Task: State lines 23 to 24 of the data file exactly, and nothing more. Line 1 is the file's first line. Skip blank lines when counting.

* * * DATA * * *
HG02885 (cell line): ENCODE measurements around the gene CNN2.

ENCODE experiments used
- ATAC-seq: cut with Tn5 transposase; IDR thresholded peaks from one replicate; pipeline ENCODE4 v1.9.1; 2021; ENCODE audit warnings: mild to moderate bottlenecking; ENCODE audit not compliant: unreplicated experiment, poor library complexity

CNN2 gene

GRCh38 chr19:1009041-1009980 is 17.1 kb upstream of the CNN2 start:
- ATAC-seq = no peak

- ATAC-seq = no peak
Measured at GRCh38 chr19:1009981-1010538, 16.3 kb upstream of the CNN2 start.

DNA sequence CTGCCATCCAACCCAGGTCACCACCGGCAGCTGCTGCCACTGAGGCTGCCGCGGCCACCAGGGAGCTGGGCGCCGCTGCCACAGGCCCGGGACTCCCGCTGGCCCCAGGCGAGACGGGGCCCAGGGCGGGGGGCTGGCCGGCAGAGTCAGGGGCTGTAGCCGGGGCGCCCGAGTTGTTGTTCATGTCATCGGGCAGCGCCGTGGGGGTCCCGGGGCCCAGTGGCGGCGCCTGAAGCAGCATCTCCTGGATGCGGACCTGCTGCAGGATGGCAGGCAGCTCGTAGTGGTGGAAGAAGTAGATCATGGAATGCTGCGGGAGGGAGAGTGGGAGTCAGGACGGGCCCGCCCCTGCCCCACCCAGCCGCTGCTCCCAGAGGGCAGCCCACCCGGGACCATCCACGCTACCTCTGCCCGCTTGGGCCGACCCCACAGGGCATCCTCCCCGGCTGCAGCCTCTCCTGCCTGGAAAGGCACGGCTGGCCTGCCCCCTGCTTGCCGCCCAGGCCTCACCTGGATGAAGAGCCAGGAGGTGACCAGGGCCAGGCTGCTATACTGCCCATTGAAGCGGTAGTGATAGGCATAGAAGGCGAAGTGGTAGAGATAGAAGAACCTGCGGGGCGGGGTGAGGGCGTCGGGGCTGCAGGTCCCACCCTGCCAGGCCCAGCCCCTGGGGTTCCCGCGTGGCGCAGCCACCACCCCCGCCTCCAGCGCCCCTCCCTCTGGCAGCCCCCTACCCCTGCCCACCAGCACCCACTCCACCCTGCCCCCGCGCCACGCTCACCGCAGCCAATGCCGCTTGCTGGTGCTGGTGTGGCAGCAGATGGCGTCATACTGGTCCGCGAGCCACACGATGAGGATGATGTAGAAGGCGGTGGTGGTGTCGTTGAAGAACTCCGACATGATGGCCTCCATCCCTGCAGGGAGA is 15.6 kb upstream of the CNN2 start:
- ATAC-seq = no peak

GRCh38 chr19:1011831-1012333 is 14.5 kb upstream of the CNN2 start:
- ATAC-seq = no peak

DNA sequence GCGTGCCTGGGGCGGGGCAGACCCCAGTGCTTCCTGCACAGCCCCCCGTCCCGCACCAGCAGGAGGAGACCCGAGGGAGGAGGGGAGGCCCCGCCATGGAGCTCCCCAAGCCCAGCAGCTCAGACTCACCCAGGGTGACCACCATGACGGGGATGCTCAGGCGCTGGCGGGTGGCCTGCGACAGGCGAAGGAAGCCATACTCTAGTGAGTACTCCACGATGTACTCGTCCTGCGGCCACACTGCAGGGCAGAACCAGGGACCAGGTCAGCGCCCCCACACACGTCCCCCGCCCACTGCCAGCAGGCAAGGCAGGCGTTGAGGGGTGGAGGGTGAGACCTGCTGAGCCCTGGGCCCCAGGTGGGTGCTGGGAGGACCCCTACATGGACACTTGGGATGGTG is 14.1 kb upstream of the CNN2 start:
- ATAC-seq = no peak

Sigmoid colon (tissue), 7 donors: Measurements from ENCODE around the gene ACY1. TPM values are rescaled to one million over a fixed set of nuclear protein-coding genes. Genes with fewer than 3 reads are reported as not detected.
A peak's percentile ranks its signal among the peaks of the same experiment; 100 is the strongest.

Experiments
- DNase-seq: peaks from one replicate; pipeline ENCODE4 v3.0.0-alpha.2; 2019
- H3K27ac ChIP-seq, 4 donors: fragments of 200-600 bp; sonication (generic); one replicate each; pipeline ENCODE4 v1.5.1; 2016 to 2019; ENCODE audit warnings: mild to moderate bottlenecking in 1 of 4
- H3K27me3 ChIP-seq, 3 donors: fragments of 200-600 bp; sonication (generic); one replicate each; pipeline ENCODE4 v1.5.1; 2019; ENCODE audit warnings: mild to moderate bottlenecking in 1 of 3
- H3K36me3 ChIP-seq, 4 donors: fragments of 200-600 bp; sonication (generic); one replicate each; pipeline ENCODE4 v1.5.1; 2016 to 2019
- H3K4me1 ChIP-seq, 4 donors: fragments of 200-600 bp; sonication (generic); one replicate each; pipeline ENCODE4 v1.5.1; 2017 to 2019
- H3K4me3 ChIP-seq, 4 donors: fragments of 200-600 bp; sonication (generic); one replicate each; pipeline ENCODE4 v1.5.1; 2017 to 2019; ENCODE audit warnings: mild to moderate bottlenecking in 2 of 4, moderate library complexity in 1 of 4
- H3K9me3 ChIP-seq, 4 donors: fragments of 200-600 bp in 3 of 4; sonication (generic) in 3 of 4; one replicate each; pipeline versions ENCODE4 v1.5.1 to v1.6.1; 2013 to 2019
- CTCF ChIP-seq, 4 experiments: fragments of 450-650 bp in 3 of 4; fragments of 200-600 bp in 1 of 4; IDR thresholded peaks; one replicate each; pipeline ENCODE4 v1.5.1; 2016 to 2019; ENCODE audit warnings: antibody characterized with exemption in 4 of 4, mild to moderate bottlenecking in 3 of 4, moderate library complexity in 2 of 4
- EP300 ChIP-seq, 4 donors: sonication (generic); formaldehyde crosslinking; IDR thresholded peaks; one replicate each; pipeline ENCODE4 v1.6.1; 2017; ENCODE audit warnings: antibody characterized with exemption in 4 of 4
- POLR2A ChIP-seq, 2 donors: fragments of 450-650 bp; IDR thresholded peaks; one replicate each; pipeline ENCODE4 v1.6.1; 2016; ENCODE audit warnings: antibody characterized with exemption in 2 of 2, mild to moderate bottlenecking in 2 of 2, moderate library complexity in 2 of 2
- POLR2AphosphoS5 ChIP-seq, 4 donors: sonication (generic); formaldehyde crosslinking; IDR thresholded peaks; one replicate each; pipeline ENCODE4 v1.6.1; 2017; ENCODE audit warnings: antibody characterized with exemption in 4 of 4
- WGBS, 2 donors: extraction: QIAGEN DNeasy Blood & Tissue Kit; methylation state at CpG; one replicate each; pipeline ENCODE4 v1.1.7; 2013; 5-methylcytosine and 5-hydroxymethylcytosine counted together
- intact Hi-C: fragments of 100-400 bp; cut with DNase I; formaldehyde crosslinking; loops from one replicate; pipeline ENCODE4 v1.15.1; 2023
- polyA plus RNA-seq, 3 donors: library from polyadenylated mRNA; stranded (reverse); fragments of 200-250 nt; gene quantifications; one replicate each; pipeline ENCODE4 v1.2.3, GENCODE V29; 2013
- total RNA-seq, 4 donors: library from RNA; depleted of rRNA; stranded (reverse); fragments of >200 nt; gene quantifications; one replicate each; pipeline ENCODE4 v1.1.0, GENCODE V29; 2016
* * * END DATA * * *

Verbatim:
- H3K4me3 ChIP-seq, 4 donors: fragments of 200-600 bp; sonication (generic); one replicate each; pipeline ENCODE4 v1.5.1; 2017 to 2019; ENCODE audit warnings: mild to moderate bottlenecking in 2 of 4, moderate library complexity in 1 of 4
- H3K9me3 ChIP-seq, 4 donors: fragments of 200-600 bp in 3 of 4; sonication (generic) in 3 of 4; one replicate each; pipeline versions ENCODE4 v1.5.1 to v1.6.1; 2013 to 2019